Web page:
Sugar glider ringbark

Hairyman

Ludwig Leichhardt
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These pics (if I've loaded them correctly) are damage about 7 to 9 m from the ground to a good sized blue gum,
caused by sugar gliders. To gain access to the fresh sap a new area of bark is chewed each night.
This tree stands some 150m from other trees and has numerous hollows higher up where he gliders
probably live. They have almost chewed completely around the tree with only about 20cm of bark left.
This has taken about 5 to six years since I first noticed it.
They will need a new home soon.
 

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Corin

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Well observed Hairyman!

On a side note, and because I am a Eucalypt enthusiast and I can't help myself, from the very little I can see looks more like Eucalyptus tereticornis... Forest Red Gum, but I will take your word for it being a blue gum, until I see a nut, and bud.

I have see sugar gliders do this to Eucalyptus trees before, but never one so badly attacked as this.

Thanks for sharing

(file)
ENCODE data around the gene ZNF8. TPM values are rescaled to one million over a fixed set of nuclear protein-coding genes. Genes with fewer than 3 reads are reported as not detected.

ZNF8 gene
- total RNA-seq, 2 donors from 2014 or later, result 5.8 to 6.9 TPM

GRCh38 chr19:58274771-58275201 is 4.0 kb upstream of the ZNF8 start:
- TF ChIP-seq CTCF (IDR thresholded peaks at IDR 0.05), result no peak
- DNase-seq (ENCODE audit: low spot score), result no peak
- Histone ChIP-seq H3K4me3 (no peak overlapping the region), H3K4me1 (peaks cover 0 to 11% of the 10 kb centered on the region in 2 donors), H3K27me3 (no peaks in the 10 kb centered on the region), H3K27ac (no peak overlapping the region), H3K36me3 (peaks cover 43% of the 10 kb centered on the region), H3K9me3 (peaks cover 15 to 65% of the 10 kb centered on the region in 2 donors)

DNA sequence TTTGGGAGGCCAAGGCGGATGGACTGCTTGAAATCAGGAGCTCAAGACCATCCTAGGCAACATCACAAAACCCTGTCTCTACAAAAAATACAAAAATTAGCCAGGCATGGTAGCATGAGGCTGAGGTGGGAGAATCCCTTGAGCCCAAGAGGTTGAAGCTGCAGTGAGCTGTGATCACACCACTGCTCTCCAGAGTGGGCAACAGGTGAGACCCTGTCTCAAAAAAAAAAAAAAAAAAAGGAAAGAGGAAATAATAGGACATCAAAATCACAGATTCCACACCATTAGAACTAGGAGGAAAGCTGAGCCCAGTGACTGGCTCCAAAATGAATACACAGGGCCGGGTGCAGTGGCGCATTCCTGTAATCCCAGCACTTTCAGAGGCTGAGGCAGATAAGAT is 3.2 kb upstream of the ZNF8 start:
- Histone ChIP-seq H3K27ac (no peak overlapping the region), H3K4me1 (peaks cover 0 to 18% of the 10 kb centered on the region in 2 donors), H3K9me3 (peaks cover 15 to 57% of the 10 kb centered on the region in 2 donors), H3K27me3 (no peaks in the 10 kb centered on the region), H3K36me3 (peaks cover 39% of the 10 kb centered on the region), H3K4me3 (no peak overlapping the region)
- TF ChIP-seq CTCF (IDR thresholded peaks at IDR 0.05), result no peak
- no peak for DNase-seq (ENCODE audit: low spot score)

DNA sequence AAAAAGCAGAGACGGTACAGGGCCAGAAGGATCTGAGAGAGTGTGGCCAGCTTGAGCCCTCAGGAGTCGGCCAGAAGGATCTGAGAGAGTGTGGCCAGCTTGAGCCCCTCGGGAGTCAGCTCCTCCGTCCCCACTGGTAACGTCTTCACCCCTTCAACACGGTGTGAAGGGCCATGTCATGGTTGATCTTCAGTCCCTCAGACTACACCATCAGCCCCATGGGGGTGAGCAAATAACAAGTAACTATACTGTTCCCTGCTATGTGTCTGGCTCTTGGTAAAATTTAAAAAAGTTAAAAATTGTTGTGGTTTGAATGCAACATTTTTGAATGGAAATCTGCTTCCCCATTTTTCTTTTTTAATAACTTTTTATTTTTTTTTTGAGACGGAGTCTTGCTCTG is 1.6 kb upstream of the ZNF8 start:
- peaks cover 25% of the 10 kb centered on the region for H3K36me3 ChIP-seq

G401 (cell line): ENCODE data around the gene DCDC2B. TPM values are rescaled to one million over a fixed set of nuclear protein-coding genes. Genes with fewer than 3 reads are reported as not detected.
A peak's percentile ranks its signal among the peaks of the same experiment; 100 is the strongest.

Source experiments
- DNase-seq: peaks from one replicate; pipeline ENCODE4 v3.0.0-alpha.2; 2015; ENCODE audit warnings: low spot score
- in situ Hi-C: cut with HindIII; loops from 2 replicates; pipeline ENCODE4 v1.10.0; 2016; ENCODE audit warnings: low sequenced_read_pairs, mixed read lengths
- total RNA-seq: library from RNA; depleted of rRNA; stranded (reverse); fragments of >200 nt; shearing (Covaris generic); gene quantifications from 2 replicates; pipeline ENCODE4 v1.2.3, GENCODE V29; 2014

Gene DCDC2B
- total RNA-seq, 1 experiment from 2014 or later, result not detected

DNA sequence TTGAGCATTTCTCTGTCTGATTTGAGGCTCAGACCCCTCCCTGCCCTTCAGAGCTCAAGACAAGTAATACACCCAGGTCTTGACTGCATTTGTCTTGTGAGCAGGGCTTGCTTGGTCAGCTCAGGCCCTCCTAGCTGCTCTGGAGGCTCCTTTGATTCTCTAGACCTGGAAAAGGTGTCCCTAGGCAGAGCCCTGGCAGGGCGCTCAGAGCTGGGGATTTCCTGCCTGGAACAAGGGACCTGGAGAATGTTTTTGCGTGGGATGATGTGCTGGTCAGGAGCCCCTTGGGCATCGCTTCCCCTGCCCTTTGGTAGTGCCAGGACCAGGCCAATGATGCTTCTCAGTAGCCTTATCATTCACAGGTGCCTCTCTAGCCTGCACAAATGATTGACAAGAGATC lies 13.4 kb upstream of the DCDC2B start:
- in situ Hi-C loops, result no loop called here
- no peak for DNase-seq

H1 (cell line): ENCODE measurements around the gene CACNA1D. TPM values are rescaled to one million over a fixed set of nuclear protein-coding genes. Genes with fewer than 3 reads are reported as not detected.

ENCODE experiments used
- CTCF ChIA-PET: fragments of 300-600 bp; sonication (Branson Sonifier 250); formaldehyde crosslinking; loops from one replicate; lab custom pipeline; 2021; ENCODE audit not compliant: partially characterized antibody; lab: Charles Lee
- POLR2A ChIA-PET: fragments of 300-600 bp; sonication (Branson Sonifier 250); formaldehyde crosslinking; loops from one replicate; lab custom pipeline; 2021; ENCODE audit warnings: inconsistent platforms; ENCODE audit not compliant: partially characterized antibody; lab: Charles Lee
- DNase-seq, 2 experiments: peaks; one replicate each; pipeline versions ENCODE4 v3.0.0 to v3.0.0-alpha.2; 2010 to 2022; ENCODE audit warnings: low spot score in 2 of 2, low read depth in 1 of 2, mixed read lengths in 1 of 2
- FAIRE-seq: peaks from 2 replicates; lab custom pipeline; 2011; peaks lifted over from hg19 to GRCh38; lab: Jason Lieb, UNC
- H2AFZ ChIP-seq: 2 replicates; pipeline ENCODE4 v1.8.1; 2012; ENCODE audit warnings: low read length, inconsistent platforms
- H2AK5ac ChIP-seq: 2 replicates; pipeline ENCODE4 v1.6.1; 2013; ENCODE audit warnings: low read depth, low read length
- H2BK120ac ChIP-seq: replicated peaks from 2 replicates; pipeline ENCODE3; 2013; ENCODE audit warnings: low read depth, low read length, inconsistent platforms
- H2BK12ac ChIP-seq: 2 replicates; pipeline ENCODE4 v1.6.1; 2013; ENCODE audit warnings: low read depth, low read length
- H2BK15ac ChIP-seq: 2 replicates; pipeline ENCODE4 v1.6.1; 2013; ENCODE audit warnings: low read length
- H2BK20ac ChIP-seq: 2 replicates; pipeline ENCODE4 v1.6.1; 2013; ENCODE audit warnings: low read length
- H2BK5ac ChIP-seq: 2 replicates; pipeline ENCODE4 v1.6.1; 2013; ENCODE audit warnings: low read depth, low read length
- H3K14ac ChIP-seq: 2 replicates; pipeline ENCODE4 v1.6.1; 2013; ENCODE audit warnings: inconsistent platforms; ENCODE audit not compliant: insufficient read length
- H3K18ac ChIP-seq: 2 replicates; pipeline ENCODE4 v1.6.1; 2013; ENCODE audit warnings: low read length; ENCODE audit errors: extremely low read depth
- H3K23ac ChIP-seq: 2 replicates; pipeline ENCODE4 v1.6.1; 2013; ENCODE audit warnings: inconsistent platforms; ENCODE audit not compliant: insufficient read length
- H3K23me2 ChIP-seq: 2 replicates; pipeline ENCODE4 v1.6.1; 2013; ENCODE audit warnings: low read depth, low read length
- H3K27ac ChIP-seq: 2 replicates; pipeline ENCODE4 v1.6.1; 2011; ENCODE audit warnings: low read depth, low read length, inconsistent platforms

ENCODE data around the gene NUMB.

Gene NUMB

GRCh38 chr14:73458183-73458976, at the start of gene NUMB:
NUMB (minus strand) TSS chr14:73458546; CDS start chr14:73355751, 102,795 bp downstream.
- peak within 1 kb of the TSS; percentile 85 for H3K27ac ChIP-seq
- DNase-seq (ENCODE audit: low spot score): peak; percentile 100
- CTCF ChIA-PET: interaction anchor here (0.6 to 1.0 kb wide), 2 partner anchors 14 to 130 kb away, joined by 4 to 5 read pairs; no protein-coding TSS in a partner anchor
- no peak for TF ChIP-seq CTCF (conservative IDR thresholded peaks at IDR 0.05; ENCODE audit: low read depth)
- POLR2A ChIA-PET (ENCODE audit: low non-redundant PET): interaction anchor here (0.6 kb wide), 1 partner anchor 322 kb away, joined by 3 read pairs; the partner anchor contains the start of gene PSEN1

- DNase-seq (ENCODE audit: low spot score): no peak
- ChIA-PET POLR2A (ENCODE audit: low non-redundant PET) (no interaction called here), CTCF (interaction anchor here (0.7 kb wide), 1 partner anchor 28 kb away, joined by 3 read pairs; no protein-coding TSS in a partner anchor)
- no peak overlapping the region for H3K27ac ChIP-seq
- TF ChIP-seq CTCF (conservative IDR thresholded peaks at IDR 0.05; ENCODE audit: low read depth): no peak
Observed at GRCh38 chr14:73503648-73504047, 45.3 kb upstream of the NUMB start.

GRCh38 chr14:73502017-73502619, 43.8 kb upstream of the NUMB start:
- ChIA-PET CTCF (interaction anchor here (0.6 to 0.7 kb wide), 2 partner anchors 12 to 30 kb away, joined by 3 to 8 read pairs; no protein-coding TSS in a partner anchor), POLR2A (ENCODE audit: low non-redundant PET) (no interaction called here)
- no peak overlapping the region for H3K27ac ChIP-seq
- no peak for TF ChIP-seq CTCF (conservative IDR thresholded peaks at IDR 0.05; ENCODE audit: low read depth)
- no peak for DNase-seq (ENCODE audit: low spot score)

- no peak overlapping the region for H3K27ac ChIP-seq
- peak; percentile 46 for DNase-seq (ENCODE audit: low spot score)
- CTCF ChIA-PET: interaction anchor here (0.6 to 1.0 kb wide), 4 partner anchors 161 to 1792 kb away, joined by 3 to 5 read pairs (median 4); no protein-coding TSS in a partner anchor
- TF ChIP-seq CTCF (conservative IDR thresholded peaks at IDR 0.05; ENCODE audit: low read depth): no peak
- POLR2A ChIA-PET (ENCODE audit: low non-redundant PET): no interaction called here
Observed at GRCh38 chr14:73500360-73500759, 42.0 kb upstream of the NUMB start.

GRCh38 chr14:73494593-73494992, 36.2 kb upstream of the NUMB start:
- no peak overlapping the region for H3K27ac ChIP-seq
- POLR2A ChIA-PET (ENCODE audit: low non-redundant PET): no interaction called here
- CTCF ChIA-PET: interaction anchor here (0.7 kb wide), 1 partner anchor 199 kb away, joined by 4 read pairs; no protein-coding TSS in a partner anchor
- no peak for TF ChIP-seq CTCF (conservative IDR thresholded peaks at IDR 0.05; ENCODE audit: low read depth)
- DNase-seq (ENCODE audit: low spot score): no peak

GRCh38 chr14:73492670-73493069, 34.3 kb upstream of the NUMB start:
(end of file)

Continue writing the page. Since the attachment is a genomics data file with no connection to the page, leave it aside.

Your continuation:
Aussie123

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Yes, very interesting.
I'm (shortly) hoping to visit an area where I've seen the sugar gliders before, so I'll keep a look out for these marks ...
 

Hairyman

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Im no Eucalyptus specialist, I just used the local common name. Your most likely correct.
I checked wikipedia for E. tereticornis and confusingly it had many common names incl blue gum,
mountain gum,red gum,bastard box and even red ironbark????
I suppose thats why we have scientific names.(no confusion at all with them. Lol)
Ill try to find flowers and/or nuts to post up.
This extensive chewing damage is fairly common around these parts

Thanks Corin
 

Corin

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I stand corrected! Yes common names are confusing, many common names are specific to regions.
Cheers mate
 

Aussie123

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Hi Hairyman,

I spotted these red gums, not far from Yarrawonga. Not the same as the patches of bark removed which you show, more linear scaring about 6 – 10m above the ground.
Do you think this could be the work of gliders ?


P1250942 (Medium).JPG P1250941 (Medium).jpg
 

Hairyman

Ludwig Leichhardt
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Hi Ausie123,
Not sure, if it was they were just tasting.
Odd that the marks are linear, maybe stress cracks or grubs???
I'll look around for some more.
Like Corin's database post on E.punctata, theres whole stories to read on tne bark of trees.

Hairy
 
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